Financial planners can play a back seat to the growth and design of technology, but doing so will only mean designers and regulators will take over and potentially create what they want instead – not necessarily what’s best for planners and clients, speakers told a session of the FP Canada’s Financial Planning Conference. 

Neil Gross, Chair of the Ontario Securities Commission’s Investor Advisory Panel, said financial planners can either be a driver or a passenger on the road to future development of the tech industry. Being a passenger, said Gross, may not take planners where they want to go, so it’s better for the industry to empower itself and position itself to be a driver. 

“That’s probably strategically a much better way to go than letting yourself be just a passenger and waiting to see what gets developed.” 

Increasing accessibility 

FP Canada and the Institut québécois de planification financière (IQPF) have created the Fintellect Task Force to see how the professional financial planning industry should use new technologies that will help its members and increase accessibility for Canadians. The task force will soon be looking into how information it has already gleaned can be leveraged by the industry and put into the strategies of industry members, regulators, credentialling bodies and governments. 

Gross, who is also a member of the Fintellect Task Force, said it’s imperative for both financial planners and the industry to become “agents of change” for the industry.

“It’s absolutely critical for financial planners individually and as a whole to become more conversant with technology at the design phase – the creation of the technological tools that will aid in financial planning and wealth management going forward,” he said. “If it’s left to the technology service providers to do it, they’ll create things that they think are solving the problem but they may not be defining the problem correctly and may not come up with the right solutions.” 

On top of that, he said changes will probably not come from regulators at all. But he also said FP Canada and IQPF should step into the role of designing financial planning technology, especially if they are given both the mandate and the budget. 

Combatting misinformation 

Christopher Dewdney, Principal, Dewdney & Co. and chair of the task force said participation by financial planners is crucial because there are a number of influencers on TikTok and Facebook putting out misinformation.

“[It’s key] to be able to use technology, especially those of us who are accredited, to get a proper message out to try to combat that misinformation and disinformation coming from unaccredited sources,” said Dewdney.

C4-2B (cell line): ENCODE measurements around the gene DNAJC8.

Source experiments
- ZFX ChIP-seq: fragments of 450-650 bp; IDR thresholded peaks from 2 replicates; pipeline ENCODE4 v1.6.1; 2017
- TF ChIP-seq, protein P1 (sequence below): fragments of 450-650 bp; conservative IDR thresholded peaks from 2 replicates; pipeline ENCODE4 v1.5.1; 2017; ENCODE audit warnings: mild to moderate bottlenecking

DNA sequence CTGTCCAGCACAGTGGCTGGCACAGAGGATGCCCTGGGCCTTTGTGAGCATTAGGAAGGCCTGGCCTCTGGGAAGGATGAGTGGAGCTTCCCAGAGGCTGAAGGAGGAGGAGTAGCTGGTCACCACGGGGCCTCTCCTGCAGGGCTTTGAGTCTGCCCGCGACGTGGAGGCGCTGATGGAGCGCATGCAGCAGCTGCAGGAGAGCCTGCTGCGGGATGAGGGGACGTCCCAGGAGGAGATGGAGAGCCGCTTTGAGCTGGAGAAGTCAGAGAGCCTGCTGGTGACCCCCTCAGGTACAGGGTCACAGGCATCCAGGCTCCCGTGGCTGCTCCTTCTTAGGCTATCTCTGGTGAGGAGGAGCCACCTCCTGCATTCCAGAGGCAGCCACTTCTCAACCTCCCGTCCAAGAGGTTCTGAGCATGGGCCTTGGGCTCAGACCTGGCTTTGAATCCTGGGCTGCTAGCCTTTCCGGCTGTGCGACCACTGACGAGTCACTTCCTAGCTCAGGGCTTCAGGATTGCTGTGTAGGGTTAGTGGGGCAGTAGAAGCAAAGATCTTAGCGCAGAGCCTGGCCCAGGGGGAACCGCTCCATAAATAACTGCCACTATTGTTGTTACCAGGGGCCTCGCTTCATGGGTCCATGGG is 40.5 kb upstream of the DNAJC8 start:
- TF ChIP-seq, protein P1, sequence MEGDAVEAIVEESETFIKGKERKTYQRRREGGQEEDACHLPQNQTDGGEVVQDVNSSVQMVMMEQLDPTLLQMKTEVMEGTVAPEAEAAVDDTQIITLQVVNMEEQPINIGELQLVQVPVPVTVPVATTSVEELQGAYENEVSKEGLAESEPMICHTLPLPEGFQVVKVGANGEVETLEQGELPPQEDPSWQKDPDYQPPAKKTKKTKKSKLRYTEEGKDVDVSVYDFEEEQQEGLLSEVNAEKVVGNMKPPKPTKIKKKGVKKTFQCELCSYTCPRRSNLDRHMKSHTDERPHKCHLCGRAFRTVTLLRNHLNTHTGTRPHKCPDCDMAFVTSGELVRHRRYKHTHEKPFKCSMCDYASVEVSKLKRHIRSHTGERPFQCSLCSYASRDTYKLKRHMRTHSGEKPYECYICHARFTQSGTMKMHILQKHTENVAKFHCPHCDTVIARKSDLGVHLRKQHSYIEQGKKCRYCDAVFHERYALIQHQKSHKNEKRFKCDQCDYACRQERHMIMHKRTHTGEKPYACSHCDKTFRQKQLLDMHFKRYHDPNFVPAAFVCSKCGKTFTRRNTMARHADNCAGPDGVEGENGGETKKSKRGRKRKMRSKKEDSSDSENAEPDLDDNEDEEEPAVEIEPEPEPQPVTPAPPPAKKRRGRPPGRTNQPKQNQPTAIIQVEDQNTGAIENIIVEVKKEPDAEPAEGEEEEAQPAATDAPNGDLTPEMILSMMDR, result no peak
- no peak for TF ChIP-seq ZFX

He said technology was never in the forefront of financial planning before COVID-19 and has now put the industry in a challenging position. But Dewdney added that planners shouldn’t fear the worst. 

“Don’t think that technology means a robot is going to show up tomorrow that will take over your job or dictate how you will deal with clients.”

While the task force is looking into how technology will best be used with clients, other sessions during the conference dealt with issues such as confidentiality. 

Client confidentiality 

“It is important to remember that confidentiality belongs to the client,” said Damienne Lebrun-Reid, Executive Director, Standards & Certification and Head, FP Canada Standards Council

“The standards of professional responsibility are clear: a certificant cannot assume a client has waived their confidentiality and that prior to sharing confidential information, including the client’s name, a certificant must obtain direct, written consent from the client. Maintaining client confidentiality is a fundamental professional principle and a professional obligation under the Code of Ethics and the Rules of Conduct.” 

Lebrun-Reid also reminded financial planners not to disclose any information about any client without express consent. 

While many rely on their financial planner, she said not every financial planner knows everything about the industry and speculating or relying on outdated information is not an option. 

Multi-disciplinary advising firms 

Some multi-disciplinary advising firms have sprung up as a way to provide clients with information that can only come from different professionals, such as lawyers, accountants and insurance advisors.

“We help clients implement the strategies that will help them meet their life goals – meaning we have to almost always call in support from other professionals,” said Julia Chung, Co-Founder & CEO, Spring Planning in Surrey, B.C. 

Chung said her multi-disciplinary firm has the skills necessary to attract a dynamic team and bring about a deep, trusting relationship with clients.

She pointed out that when a firm develops a team for a multi-disciplinary approach, each member must have written consent to bring in others and agree on common goals, said Chung.

Clients should also be asked if they are working with others on their financial plan to make sure they are not taking work away from other professionals. 

However, if clients are happy with the work being done by a multi-disciplinary firm, Chung said they should tell others. 

“The best marketing you can have for your business is to do an amazing job” and get referred to clients’ friends, she said.